The Danish parliament has repealed an anti-blasphemy law at a time when such laws are still used around the world.
“I am glad they are dropping the law. But the law was almost never used in the last 46 years, so it is only a small step,” Paul Marshall, a senior fellow at the Hudson Institute’s Center for Religious Freedom, told Catholic News Agency. He thought it significant that it had not been used in recent instances of blasphemy against Christians.
“Throughout the world blasphemy laws and accusations are misused, and they are bad even if used as intended,” Marshall said. “They are vague, and are frequently used against dissenters and critics of dominant religious and political views. Most of their use is against anyone accused of criticizing Islam.”
Bruno Jerup, a spokesman on church issues for the Denmark’s Red-Green Alliance political party, characterized the Danish law as “an unnecessary narrowing of freedom of speech” that “sends the wrong signal to the world that it is acceptable to be punished for criticizing God and religions,” the Copenhagen Post reports.
The Danish People’s Party had also supported repealing the law, while the Social Democrats were supportive of the legislation.
In the history of the law, only eight cases were brought under it. Only two sets of convictions have resulted. A 1938 conviction punished four people who hung up public posters and printed in newspapers mockeries of Jewish belief. In 1946, two people were convicted for mock-baptizing a doll during a masked ball in Copenhagen.
The law was dropped in response to charges filed earlier this year against a man who in 2015 burned a copy of the Quran and posted the video to Facebook. The accused could have faced a sentence of up to four months in prison, but the prosecutor sought only a fine. His trial had been scheduled for June.
While Marshall said he would agree with some opposition to blasphemy, he opposed criminalization, saying that “dragging the modern state into the matter increases hostility and will not have the desired effect.”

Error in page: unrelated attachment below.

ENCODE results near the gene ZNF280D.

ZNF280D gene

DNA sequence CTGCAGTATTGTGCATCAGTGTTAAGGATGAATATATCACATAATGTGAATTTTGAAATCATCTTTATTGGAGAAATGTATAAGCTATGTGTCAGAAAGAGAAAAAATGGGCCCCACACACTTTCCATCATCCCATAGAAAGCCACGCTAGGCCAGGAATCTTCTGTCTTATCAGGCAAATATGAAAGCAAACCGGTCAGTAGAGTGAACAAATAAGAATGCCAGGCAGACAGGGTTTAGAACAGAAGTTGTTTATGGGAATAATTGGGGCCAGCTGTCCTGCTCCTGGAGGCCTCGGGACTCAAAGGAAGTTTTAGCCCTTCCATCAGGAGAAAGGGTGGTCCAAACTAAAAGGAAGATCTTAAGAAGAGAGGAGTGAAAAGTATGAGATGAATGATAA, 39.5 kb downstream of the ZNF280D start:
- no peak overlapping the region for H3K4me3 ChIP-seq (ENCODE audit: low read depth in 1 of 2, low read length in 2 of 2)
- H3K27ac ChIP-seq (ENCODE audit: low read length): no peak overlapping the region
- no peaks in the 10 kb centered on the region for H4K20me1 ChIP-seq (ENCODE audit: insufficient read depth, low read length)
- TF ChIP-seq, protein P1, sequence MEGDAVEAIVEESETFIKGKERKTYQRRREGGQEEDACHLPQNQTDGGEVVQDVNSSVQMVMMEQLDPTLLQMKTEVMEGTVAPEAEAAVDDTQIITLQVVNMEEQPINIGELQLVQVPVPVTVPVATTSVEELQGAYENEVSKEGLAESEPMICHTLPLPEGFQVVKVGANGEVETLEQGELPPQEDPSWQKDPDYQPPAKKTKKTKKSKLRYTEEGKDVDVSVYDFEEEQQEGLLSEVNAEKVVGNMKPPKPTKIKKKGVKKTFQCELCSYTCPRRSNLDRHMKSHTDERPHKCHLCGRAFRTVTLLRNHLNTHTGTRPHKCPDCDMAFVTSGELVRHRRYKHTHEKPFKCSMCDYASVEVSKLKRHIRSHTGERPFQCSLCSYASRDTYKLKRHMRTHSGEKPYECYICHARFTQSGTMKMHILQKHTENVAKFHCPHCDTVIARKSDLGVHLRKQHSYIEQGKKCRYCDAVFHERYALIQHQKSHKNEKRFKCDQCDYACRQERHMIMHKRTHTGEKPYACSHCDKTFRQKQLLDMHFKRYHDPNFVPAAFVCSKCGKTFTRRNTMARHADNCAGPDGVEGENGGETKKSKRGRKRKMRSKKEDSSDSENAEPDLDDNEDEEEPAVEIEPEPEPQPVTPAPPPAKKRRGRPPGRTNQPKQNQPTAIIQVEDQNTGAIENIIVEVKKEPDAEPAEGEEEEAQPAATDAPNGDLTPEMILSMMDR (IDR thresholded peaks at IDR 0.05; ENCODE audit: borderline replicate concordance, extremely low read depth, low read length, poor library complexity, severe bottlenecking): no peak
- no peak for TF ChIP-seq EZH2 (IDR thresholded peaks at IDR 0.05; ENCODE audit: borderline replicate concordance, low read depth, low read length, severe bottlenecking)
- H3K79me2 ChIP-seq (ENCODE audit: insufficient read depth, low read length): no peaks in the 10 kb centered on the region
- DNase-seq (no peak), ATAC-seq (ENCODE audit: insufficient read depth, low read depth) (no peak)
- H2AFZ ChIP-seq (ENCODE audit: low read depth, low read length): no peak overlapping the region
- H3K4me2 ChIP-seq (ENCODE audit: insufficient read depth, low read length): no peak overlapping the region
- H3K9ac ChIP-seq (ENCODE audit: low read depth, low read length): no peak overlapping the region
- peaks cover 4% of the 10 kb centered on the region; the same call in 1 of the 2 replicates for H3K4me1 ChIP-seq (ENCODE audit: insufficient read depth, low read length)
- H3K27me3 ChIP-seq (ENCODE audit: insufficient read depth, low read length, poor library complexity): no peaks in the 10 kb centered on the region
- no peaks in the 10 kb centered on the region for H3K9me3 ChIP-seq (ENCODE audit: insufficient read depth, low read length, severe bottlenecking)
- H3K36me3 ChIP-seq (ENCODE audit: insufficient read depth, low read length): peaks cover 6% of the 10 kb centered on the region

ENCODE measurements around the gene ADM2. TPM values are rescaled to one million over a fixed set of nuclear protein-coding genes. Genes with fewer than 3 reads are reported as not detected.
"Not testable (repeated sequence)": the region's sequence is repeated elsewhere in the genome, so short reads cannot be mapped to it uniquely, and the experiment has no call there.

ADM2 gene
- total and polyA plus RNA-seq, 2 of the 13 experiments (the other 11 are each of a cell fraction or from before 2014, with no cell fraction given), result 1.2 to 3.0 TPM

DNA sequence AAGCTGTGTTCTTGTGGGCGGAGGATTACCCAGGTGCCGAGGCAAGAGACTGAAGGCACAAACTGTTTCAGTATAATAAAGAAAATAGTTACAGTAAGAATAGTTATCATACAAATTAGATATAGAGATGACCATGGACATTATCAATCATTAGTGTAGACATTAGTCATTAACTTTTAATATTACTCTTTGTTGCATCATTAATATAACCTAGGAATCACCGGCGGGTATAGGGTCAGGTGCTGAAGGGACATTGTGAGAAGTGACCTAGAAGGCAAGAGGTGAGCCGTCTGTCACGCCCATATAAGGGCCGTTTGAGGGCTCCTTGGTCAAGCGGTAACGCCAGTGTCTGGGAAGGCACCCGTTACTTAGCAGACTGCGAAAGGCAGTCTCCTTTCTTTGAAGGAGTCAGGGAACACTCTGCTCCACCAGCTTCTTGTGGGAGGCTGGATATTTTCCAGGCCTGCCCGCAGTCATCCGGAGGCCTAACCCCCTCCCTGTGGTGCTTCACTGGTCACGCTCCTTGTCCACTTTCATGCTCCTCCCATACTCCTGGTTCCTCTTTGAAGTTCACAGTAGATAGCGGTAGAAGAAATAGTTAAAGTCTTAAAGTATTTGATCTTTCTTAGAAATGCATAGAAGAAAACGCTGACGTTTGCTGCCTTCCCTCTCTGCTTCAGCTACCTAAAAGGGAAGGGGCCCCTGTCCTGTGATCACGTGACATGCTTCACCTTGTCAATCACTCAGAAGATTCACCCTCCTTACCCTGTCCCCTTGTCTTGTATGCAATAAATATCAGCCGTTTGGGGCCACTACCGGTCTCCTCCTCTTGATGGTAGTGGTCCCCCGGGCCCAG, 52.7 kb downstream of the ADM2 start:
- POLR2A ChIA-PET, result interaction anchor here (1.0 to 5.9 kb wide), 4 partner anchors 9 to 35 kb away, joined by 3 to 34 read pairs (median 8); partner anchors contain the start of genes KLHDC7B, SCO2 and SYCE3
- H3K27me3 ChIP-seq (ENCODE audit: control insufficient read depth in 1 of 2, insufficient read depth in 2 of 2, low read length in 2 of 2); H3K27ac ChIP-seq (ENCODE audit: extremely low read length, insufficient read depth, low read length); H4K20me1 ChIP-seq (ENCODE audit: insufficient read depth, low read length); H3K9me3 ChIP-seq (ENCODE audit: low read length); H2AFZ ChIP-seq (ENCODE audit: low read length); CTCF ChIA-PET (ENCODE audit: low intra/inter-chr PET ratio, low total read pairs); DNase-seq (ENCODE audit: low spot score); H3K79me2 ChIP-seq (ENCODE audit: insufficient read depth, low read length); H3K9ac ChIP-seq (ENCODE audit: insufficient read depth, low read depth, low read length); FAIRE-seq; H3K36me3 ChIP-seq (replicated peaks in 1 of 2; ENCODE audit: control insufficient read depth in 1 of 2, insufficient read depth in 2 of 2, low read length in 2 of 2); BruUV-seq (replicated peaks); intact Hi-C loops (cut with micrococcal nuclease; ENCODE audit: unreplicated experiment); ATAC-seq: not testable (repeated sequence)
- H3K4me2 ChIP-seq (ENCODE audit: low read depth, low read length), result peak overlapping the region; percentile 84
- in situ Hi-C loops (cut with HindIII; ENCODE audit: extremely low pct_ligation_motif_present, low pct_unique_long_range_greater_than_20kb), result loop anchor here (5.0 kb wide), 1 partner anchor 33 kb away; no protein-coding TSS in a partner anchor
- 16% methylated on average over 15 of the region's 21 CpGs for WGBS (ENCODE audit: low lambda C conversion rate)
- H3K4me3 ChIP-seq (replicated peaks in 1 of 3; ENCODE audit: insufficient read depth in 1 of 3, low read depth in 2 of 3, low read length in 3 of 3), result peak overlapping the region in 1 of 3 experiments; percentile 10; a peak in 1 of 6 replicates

He said the repeal of the Danish law would probably have little effect around the world. Some might take it as a sign that they should ease anti-blasphemy laws, while others “would be outraged that a man burned a Quran and was unpunished.”
In some countries such laws “tend to lead to mob and vigilante violence – which is a far greater threat to those accused than is state action.”
Marshall cited the case of Basuki Tjahaja Purnama, a Christian and former governor of Jakarta more commonly known as Ahok, who last month was sentenced to two years in jail for criminal blasphemy in Indonesia. Ahok denied the charge, saying Islamic hardliners’ edited version of his speech wrongly triggered the charges alongside mass protests.
Ahok’s speech accused some of his opponents for misusing a Quran verse to trick people into voting against him.
Marshall was also critical of hate speech laws in Denmark and elsewhere.
One such law was used in the case against Lars Hedegaard, a Danish Marxist historian and journalist who has made strong criticisms of Islam. In 2011 he was fined on evidence of a recording of his remarks at home which criticized Islamic society, including claims of familial rape. The fine was thrown out in a 2013 decision by the Danish Supreme Court.
“In practice these function as quasi-blasphemy laws, or are ways of silencing unpopular views,” Marshall said.
“I would like to see these ‘hate speech’ laws repealed as well, for the reasons just mentioned, but also because they don’t work – they increase conflict and hatred, not diminish it.”